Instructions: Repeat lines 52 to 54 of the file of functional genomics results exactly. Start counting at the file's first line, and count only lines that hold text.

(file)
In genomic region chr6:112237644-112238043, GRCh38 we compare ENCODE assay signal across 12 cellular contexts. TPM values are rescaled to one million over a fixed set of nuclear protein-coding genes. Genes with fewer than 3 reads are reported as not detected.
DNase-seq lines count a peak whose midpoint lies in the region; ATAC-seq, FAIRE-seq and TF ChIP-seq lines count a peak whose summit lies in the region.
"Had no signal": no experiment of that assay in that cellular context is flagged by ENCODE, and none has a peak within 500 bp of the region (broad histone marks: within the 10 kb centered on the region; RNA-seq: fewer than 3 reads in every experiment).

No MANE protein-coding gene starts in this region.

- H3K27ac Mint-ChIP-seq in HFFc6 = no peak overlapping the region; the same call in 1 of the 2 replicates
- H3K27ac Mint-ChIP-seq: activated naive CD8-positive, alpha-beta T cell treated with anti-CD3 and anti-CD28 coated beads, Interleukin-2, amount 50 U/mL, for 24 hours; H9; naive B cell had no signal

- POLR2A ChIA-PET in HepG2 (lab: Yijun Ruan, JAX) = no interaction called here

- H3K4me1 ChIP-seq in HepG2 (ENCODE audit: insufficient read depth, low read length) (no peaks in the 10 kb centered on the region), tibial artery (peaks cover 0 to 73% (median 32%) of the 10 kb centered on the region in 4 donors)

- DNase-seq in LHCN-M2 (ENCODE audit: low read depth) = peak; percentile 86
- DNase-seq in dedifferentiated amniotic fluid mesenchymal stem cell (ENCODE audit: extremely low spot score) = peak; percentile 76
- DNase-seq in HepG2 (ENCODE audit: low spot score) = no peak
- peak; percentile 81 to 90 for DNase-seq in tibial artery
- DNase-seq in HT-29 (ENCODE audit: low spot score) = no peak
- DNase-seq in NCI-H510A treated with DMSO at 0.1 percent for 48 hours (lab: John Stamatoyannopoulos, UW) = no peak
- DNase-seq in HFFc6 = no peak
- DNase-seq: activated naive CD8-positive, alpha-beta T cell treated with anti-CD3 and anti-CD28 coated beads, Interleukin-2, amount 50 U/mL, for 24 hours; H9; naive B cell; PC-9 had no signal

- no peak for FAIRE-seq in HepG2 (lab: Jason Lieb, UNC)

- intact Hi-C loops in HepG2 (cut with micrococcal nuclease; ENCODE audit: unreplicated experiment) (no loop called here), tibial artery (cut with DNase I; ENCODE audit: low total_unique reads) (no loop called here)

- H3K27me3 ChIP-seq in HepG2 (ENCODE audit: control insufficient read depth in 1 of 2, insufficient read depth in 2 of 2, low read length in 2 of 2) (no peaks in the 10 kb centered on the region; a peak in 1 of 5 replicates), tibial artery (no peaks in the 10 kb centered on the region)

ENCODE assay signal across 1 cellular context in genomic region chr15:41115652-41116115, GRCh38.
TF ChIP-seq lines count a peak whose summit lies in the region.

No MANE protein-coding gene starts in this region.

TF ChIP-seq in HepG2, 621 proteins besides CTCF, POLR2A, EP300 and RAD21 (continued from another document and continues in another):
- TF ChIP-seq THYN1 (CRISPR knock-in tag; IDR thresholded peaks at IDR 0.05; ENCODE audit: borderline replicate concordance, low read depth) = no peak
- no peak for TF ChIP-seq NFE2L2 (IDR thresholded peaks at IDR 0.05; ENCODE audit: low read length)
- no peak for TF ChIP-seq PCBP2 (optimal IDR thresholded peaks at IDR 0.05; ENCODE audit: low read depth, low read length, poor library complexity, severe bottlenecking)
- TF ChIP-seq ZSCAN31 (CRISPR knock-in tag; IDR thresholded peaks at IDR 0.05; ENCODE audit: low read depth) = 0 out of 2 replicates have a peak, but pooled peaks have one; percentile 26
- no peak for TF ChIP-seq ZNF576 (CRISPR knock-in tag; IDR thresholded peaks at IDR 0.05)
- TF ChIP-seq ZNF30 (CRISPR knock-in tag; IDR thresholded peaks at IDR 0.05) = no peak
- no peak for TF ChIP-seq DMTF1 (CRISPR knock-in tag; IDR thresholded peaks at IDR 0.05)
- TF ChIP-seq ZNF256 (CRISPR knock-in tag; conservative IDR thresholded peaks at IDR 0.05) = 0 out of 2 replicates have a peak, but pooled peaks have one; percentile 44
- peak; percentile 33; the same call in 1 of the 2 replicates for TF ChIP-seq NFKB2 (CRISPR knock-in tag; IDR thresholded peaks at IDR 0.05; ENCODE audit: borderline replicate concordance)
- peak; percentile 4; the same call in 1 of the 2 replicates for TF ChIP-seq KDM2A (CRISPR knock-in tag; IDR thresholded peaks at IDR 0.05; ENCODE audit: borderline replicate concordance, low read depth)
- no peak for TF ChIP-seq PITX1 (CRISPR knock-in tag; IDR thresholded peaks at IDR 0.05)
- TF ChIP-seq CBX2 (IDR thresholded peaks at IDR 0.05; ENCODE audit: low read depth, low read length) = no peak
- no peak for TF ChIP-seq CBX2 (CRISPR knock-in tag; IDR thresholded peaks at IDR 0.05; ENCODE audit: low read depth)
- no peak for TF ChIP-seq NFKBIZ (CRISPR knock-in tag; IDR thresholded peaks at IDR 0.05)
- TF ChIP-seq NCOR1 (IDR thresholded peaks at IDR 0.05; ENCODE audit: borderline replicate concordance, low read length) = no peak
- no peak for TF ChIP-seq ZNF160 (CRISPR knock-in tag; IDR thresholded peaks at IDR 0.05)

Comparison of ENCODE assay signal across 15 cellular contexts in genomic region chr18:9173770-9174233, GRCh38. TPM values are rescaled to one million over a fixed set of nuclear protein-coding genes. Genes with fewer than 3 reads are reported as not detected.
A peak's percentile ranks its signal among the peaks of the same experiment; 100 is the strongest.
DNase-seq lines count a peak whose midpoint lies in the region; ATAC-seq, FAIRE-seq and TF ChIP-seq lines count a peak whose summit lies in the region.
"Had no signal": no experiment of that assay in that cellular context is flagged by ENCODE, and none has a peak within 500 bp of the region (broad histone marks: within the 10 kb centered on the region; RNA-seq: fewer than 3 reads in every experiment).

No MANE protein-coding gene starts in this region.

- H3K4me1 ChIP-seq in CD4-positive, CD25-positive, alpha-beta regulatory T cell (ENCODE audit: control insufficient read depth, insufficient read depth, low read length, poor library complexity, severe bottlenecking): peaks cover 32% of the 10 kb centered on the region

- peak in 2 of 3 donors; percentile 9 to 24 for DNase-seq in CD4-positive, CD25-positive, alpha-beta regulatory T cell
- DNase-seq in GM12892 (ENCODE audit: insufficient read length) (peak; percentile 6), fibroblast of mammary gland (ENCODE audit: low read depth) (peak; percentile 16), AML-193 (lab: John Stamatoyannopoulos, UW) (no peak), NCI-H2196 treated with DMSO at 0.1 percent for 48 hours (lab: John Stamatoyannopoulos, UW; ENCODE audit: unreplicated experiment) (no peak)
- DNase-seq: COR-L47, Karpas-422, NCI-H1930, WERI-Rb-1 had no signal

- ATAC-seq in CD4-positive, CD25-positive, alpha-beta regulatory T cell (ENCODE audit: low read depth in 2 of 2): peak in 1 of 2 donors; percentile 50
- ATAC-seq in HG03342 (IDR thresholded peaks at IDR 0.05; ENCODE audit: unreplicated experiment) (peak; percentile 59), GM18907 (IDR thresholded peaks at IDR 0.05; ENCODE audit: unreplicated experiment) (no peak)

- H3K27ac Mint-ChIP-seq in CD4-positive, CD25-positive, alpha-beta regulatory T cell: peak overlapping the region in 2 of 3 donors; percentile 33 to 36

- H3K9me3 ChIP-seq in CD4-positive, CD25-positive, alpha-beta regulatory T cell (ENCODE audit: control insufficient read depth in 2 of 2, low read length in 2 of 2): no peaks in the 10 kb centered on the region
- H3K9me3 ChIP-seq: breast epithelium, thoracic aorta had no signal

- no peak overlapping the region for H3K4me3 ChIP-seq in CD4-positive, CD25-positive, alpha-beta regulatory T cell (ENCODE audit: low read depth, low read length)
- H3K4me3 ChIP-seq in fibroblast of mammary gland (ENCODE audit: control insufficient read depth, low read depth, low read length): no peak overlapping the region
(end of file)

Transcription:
- H3K9me3 ChIP-seq in CD4-positive, CD25-positive, alpha-beta regulatory T cell (ENCODE audit: control insufficient read depth in 2 of 2, low read length in 2 of 2): no peaks in the 10 kb centered on the region
- H3K9me3 ChIP-seq: breast epithelium, thoracic aorta had no signal

- no peak overlapping the region for H3K4me3 ChIP-seq in CD4-positive, CD25-positive, alpha-beta regulatory T cell (ENCODE audit: low read depth, low read length)